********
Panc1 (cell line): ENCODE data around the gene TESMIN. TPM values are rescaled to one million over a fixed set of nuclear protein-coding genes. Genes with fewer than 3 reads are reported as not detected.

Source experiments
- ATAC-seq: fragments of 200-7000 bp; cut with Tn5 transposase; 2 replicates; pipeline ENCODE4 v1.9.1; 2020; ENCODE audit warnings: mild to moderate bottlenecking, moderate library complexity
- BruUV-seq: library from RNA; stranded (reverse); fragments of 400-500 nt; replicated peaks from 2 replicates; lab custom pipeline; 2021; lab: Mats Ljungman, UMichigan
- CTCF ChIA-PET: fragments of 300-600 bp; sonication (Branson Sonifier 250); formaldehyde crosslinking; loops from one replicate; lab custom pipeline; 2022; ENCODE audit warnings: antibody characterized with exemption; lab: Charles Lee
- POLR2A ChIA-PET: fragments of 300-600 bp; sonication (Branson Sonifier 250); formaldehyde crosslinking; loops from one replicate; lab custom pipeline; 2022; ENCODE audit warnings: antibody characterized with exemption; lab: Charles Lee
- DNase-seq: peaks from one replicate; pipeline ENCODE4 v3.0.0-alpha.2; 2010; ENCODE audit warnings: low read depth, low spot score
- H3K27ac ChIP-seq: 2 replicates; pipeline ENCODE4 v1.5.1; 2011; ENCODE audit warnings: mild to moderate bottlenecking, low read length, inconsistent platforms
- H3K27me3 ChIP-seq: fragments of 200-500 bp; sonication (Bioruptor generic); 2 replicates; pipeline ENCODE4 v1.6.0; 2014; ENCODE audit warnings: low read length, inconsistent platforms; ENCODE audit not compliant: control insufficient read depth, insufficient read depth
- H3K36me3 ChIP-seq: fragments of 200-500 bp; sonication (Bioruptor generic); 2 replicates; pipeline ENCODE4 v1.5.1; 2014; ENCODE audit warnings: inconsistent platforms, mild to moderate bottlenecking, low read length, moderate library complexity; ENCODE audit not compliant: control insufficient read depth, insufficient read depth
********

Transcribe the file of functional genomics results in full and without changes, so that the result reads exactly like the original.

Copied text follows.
Panc1 (cell line): ENCODE data around the gene TESMIN. TPM values are rescaled to one million over a fixed set of nuclear protein-coding genes. Genes with fewer than 3 reads are reported as not detected.

Source experiments
- ATAC-seq: fragments of 200-7000 bp; cut with Tn5 transposase; 2 replicates; pipeline ENCODE4 v1.9.1; 2020; ENCODE audit warnings: mild to moderate bottlenecking, moderate library complexity
- BruUV-seq: library from RNA; stranded (reverse); fragments of 400-500 nt; replicated peaks from 2 replicates; lab custom pipeline; 2021; lab: Mats Ljungman, UMichigan
- CTCF ChIA-PET: fragments of 300-600 bp; sonication (Branson Sonifier 250); formaldehyde crosslinking; loops from one replicate; lab custom pipeline; 2022; ENCODE audit warnings: antibody characterized with exemption; lab: Charles Lee
- POLR2A ChIA-PET: fragments of 300-600 bp; sonication (Branson Sonifier 250); formaldehyde crosslinking; loops from one replicate; lab custom pipeline; 2022; ENCODE audit warnings: antibody characterized with exemption; lab: Charles Lee
- DNase-seq: peaks from one replicate; pipeline ENCODE4 v3.0.0-alpha.2; 2010; ENCODE audit warnings: low read depth, low spot score
- H3K27ac ChIP-seq: 2 replicates; pipeline ENCODE4 v1.5.1; 2011; ENCODE audit warnings: mild to moderate bottlenecking, low read length, inconsistent platforms
- H3K27me3 ChIP-seq: fragments of 200-500 bp; sonication (Bioruptor generic); 2 replicates; pipeline ENCODE4 v1.6.0; 2014; ENCODE audit warnings: low read length, inconsistent platforms; ENCODE audit not compliant: control insufficient read depth, insufficient read depth
- H3K36me3 ChIP-seq: fragments of 200-500 bp; sonication (Bioruptor generic); 2 replicates; pipeline ENCODE4 v1.5.1; 2014; ENCODE audit warnings: inconsistent platforms, mild to moderate bottlenecking, low read length, moderate library complexity; ENCODE audit not compliant: control insufficient read depth, insufficient read depth